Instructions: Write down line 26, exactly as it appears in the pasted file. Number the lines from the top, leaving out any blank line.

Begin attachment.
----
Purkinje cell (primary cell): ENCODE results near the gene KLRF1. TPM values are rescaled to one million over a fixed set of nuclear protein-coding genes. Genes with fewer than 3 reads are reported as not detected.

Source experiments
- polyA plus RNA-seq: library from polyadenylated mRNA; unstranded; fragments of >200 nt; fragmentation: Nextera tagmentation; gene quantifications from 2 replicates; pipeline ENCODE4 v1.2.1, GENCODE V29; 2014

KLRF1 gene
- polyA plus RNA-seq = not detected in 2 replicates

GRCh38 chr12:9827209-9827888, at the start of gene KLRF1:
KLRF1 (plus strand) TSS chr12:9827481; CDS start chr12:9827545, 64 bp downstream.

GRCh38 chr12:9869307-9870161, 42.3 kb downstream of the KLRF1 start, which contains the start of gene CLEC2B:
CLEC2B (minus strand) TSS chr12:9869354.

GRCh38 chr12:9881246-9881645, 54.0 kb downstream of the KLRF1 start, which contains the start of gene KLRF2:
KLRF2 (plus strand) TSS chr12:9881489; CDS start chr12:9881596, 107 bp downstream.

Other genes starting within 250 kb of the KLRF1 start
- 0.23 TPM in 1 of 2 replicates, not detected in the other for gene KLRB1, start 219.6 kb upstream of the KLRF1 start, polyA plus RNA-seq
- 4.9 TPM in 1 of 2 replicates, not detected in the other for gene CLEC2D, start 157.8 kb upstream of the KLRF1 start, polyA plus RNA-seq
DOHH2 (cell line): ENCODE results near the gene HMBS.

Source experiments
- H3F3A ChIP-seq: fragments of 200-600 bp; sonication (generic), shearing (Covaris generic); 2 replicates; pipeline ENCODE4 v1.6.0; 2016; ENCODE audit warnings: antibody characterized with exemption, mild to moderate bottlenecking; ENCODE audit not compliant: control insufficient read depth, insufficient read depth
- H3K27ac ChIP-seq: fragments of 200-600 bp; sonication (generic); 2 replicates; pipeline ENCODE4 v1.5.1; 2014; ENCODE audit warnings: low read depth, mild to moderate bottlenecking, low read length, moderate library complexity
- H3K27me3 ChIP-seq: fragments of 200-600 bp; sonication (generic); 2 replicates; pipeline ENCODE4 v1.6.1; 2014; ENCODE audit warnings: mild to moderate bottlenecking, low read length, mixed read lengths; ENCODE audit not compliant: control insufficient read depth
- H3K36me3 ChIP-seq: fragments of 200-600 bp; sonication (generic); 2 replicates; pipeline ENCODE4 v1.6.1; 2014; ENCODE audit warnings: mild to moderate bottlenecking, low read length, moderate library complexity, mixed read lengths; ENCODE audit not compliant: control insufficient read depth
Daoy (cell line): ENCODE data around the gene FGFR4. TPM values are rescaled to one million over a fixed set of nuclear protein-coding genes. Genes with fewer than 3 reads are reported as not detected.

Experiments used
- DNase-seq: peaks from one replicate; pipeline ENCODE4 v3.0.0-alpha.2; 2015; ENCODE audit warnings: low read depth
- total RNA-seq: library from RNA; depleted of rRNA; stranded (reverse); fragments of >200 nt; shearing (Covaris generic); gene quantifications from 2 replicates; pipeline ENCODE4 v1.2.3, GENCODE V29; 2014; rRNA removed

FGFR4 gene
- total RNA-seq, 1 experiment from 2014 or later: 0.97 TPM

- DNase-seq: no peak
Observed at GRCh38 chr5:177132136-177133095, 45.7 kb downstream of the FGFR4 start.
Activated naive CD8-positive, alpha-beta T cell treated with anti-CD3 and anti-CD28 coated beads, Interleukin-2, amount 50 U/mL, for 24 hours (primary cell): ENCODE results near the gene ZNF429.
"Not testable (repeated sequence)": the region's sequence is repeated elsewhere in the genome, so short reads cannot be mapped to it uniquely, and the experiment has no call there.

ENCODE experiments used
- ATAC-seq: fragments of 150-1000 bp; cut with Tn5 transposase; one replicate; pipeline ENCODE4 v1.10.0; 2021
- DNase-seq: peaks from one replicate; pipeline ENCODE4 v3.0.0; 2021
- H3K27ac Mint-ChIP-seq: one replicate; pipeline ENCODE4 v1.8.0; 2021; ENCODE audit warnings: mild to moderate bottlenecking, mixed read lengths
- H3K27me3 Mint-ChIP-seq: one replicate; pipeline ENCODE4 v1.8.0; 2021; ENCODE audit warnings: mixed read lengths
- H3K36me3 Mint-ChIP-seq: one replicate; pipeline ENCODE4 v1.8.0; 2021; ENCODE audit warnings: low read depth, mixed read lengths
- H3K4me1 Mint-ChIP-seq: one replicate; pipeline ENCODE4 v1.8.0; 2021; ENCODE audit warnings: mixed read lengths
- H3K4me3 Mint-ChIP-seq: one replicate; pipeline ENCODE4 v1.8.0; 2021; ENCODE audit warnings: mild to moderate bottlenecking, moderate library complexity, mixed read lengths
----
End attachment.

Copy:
- total RNA-seq, 1 experiment from 2014 or later: 0.97 TPM